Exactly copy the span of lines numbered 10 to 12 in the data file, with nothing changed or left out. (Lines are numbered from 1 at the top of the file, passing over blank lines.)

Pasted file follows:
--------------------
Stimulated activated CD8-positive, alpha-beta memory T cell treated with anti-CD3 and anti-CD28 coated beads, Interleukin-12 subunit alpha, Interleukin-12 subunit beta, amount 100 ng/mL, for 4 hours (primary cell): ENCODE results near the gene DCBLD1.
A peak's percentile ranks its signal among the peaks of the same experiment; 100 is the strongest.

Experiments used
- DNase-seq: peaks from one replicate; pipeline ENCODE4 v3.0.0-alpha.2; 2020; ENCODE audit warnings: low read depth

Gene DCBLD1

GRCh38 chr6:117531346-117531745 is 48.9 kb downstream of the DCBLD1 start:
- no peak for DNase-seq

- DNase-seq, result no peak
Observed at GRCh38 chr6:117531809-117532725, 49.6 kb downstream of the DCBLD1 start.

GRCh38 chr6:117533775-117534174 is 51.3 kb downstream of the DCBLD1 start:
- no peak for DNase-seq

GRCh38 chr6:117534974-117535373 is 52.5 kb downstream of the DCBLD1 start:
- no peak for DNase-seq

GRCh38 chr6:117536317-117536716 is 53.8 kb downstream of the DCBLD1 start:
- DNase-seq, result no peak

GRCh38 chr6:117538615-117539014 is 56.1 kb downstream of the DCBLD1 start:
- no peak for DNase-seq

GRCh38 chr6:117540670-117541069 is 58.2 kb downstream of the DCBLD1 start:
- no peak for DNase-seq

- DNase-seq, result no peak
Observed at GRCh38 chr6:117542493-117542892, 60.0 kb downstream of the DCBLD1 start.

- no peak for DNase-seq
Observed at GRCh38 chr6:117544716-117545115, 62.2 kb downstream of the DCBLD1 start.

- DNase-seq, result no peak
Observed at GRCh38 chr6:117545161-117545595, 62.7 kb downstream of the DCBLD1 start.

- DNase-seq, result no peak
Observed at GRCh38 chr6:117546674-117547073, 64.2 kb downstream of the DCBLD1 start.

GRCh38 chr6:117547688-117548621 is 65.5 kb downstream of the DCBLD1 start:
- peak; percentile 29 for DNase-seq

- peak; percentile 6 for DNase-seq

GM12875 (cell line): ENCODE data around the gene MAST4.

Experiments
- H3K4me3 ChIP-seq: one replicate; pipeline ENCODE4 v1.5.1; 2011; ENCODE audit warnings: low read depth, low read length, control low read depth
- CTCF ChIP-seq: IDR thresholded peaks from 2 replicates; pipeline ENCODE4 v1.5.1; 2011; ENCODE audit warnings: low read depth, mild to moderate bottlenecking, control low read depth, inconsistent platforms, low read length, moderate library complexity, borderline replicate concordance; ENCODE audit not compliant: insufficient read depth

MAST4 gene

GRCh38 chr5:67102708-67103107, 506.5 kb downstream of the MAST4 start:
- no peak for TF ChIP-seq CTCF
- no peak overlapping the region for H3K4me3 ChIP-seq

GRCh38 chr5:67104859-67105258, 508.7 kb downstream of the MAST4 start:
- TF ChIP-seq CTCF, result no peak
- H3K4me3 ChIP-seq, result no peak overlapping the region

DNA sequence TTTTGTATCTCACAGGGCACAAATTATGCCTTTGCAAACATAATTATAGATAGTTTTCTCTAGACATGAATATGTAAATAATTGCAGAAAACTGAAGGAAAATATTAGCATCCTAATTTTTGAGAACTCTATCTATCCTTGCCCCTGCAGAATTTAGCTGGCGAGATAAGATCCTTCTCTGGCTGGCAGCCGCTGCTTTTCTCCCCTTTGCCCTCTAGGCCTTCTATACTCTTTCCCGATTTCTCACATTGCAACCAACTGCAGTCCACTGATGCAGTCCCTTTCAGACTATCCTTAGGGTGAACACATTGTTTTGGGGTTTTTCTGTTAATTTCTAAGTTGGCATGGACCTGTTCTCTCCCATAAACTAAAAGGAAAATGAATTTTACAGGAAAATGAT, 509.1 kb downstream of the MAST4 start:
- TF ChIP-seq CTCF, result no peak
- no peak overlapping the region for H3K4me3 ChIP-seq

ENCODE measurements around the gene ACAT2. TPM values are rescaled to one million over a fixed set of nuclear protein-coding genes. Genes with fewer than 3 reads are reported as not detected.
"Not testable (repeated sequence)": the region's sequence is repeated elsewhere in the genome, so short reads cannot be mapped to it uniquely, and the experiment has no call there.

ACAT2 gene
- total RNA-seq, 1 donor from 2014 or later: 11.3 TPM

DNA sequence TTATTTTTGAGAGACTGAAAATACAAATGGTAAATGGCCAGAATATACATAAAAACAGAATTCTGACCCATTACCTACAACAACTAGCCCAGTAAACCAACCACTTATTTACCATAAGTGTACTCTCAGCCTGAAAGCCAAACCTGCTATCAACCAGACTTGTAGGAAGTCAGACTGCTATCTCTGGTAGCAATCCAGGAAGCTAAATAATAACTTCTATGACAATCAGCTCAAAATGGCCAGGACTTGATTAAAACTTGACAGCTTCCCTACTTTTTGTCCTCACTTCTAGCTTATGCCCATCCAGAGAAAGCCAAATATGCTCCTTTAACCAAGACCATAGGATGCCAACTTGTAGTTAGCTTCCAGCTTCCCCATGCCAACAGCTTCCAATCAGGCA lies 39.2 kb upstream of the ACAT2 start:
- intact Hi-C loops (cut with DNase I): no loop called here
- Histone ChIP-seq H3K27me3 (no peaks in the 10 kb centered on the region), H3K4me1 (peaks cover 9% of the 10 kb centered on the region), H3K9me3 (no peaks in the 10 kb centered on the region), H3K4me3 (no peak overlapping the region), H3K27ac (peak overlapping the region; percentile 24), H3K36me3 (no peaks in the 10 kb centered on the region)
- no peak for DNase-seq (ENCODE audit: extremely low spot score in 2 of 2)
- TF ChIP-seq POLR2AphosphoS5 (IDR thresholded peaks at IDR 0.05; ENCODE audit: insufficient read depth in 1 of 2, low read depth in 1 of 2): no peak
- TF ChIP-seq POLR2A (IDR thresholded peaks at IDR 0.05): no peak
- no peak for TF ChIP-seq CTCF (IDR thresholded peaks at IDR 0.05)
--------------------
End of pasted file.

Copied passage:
GRCh38 chr6:117533775-117534174 is 51.3 kb downstream of the DCBLD1 start:
- no peak for DNase-seq

GRCh38 chr6:117534974-117535373 is 52.5 kb downstream of the DCBLD1 start: